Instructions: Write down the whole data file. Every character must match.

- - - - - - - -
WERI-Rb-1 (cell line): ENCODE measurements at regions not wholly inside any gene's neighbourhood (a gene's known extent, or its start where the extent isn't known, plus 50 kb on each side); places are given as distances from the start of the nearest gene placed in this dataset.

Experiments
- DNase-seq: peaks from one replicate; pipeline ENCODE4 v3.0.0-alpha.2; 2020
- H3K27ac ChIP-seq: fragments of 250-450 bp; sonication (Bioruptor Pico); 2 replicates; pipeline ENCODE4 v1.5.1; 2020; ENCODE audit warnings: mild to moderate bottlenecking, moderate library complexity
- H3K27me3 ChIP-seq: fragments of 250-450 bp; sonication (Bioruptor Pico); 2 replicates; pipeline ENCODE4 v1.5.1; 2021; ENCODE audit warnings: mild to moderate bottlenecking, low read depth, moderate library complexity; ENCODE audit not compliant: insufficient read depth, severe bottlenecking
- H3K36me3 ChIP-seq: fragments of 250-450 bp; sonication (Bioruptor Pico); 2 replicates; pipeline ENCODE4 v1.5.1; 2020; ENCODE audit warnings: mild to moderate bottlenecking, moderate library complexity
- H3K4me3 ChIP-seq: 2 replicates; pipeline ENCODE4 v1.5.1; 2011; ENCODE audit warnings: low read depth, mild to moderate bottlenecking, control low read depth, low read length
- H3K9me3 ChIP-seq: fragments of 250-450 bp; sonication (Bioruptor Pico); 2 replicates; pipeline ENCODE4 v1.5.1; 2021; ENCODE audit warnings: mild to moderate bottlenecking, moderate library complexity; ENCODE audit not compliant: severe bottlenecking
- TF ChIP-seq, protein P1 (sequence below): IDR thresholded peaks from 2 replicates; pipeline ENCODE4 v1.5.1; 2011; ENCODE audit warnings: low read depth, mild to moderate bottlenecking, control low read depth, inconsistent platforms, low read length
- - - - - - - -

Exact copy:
WERI-Rb-1 (cell line): ENCODE measurements at regions not wholly inside any gene's neighbourhood (a gene's known extent, or its start where the extent isn't known, plus 50 kb on each side); places are given as distances from the start of the nearest gene placed in this dataset.

Experiments
- DNase-seq: peaks from one replicate; pipeline ENCODE4 v3.0.0-alpha.2; 2020
- H3K27ac ChIP-seq: fragments of 250-450 bp; sonication (Bioruptor Pico); 2 replicates; pipeline ENCODE4 v1.5.1; 2020; ENCODE audit warnings: mild to moderate bottlenecking, moderate library complexity
- H3K27me3 ChIP-seq: fragments of 250-450 bp; sonication (Bioruptor Pico); 2 replicates; pipeline ENCODE4 v1.5.1; 2021; ENCODE audit warnings: mild to moderate bottlenecking, low read depth, moderate library complexity; ENCODE audit not compliant: insufficient read depth, severe bottlenecking
- H3K36me3 ChIP-seq: fragments of 250-450 bp; sonication (Bioruptor Pico); 2 replicates; pipeline ENCODE4 v1.5.1; 2020; ENCODE audit warnings: mild to moderate bottlenecking, moderate library complexity
- H3K4me3 ChIP-seq: 2 replicates; pipeline ENCODE4 v1.5.1; 2011; ENCODE audit warnings: low read depth, mild to moderate bottlenecking, control low read depth, low read length
- H3K9me3 ChIP-seq: fragments of 250-450 bp; sonication (Bioruptor Pico); 2 replicates; pipeline ENCODE4 v1.5.1; 2021; ENCODE audit warnings: mild to moderate bottlenecking, moderate library complexity; ENCODE audit not compliant: severe bottlenecking
- TF ChIP-seq, protein P1 (sequence below): IDR thresholded peaks from 2 replicates; pipeline ENCODE4 v1.5.1; 2011; ENCODE audit warnings: low read depth, mild to moderate bottlenecking, control low read depth, inconsistent platforms, low read length